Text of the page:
8 March 2021
By Tom Collins
Cork East Labour TD Seán Sherlock has called on the Government and Bank of Ireland to reverse the decisions made to close branches in Cork, the county worst affected by the bank’s decision.
Said Deputy Sherlock:
“For Bank of Ireland to make this decision in the middle of a COVID pandemic, I would have to believe that it is a very cynical move because it realizes that the ability for those communities to resist this change is completely neutered by the fact that you can’t physically get out and march on the streets, or show any form of legitimate protest against these moves. I think government has become hamstrung in the middle of this COVID crisis, because its reaction to the loss of so many branches of Bank of Ireland throughout the country has been absolutely astounding in the negativity and apathy that is shown towards the loss of all of these branches.”
“We are calling on the government to haul Bank of Ireland in. It’s not enough for the finance minister to say that this is a matter for a commercial entity such as Bank of Ireland to manage their own affairs. There it is the loss of the social and commercial lives of towns where towns are already being hollowed out in the places such as I’ve mentioned already in Cork, and taking out a branch in a place like Mitchelstown taking out a branch in a place like Bantry has a massive impact in relation to the commercial life of a town. It further diminishes the commercial life of its own, and life in general that within those tones. So we’re calling on Bank of Ireland, and we’re calling on the government to come together with a view to revising these decisions because I think this policy by Bank of Ireland will have the effect of ripping the heart out of the commercial life of provincial Ireland and that is not the direction that we want to go in and I think it needs to be reversed.”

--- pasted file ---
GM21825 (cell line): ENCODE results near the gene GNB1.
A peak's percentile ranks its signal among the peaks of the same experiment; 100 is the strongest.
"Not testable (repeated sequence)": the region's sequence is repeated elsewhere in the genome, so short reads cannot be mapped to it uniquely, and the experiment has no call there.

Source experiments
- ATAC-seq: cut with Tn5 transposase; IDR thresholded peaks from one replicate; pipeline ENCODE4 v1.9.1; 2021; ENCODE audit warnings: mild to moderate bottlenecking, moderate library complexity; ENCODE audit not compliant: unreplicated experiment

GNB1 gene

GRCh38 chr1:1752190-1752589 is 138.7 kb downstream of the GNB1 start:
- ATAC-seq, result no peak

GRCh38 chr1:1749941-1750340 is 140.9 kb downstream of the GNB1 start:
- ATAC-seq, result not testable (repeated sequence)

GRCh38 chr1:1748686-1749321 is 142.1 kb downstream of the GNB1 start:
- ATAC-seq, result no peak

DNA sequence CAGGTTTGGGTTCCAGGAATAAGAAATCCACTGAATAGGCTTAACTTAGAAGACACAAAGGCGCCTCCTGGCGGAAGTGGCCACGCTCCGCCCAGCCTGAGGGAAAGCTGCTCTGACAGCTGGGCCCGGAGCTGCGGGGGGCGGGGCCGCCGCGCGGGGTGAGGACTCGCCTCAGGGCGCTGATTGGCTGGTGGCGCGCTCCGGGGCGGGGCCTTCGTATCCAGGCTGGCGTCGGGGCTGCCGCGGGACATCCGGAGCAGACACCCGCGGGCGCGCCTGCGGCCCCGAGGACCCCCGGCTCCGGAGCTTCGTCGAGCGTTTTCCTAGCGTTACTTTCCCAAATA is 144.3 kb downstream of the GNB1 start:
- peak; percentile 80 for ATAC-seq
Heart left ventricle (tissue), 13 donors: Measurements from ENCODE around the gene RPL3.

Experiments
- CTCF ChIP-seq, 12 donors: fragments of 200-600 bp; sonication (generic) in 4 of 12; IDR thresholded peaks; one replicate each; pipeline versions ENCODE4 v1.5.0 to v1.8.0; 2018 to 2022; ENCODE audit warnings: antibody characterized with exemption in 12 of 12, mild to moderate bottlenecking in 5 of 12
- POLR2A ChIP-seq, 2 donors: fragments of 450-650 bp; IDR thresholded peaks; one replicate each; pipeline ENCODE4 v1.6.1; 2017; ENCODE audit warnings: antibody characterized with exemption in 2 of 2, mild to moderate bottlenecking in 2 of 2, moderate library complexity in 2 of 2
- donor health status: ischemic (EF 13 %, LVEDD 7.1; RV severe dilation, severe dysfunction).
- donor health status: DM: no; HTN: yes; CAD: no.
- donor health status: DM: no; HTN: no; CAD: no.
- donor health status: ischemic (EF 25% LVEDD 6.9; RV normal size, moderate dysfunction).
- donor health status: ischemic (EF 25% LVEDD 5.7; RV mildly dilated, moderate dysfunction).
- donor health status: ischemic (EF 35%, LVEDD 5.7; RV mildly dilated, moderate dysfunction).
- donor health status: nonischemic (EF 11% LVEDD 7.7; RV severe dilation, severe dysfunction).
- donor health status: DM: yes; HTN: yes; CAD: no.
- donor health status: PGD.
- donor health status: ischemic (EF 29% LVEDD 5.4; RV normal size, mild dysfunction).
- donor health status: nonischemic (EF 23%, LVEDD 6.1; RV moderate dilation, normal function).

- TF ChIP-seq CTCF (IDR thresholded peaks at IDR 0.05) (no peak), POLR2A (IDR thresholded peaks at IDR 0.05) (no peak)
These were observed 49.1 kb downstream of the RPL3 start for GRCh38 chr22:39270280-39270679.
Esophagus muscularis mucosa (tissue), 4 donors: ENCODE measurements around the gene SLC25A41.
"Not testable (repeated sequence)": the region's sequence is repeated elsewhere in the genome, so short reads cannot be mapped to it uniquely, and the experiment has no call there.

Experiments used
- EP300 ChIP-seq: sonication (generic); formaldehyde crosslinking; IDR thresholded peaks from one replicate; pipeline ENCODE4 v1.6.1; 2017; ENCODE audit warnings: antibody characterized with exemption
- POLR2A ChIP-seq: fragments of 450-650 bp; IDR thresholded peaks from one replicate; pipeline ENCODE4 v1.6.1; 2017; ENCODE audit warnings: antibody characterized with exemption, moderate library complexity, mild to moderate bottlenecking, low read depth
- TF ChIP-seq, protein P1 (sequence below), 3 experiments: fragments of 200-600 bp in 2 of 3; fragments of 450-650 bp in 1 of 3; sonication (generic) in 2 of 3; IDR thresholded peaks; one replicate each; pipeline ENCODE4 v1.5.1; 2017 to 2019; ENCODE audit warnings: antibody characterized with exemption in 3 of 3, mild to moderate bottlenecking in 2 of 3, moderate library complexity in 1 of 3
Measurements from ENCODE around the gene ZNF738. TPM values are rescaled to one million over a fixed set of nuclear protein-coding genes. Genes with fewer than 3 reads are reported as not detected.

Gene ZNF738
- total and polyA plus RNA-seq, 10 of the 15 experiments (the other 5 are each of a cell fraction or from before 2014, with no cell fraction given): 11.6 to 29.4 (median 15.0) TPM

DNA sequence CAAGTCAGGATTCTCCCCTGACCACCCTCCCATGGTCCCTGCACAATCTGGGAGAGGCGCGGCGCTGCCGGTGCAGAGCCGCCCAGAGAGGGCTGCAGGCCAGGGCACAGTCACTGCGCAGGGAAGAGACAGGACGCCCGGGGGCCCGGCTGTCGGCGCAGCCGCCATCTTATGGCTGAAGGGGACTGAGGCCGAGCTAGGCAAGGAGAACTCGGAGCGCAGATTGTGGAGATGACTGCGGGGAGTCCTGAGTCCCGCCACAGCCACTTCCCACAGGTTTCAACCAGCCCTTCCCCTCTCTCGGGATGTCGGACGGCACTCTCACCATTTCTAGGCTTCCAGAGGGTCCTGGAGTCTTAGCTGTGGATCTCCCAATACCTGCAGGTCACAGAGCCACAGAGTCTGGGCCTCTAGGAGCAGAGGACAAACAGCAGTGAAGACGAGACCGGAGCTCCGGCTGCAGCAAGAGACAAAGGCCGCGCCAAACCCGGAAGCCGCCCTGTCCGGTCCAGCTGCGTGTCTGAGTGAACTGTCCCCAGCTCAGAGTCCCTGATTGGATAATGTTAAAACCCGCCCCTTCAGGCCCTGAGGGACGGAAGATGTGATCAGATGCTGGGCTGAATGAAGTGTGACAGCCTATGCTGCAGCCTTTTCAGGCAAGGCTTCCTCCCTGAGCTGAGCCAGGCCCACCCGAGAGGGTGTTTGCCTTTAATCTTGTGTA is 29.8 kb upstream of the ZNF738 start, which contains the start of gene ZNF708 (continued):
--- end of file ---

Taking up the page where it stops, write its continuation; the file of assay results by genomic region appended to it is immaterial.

Deputy Sherlock is hosting a public meetingd online to raise support to halt the closures. Details of how to join this public meeting on Tuesday the 9th March at 5:30pm are on Deputy Seán Sherlock’s Facebook page.